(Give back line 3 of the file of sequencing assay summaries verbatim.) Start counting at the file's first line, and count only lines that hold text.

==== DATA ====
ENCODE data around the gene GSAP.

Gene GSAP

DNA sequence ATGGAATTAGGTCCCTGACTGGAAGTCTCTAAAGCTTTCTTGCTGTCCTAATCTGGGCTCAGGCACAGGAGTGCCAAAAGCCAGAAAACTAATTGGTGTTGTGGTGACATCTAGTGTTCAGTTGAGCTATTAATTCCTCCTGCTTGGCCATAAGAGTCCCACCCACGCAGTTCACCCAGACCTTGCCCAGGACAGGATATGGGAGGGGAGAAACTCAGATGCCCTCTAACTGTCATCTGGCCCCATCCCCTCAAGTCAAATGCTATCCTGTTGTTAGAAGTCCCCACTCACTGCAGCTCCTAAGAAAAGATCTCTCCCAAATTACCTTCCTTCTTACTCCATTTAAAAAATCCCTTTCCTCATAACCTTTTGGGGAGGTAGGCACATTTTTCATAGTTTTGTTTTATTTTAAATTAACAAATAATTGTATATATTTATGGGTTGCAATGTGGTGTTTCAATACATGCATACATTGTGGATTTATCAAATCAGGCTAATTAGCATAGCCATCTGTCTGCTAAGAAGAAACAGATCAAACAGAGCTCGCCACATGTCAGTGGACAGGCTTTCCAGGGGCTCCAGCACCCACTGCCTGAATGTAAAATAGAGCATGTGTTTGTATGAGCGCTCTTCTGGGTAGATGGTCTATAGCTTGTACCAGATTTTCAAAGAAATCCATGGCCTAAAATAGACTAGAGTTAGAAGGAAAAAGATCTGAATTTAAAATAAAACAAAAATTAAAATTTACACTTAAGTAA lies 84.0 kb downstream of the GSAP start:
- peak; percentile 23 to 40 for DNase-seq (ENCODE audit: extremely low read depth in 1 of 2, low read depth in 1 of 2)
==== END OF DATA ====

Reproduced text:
DNA sequence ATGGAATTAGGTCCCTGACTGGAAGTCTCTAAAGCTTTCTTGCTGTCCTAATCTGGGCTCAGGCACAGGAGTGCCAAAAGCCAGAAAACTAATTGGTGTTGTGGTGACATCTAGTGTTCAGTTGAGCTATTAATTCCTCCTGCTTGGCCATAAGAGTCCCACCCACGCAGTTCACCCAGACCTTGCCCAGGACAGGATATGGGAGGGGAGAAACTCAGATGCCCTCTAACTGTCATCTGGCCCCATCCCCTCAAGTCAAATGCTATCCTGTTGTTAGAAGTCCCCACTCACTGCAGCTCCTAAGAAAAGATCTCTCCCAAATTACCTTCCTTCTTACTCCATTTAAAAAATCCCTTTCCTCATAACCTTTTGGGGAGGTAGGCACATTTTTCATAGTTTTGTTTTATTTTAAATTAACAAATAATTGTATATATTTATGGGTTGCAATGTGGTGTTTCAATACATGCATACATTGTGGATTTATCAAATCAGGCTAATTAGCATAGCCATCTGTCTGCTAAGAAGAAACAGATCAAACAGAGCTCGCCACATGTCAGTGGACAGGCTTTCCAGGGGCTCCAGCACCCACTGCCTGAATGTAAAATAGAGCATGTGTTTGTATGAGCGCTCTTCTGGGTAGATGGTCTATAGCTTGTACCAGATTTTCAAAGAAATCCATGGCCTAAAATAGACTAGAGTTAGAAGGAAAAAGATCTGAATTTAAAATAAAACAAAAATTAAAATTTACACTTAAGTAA lies 84.0 kb downstream of the GSAP start: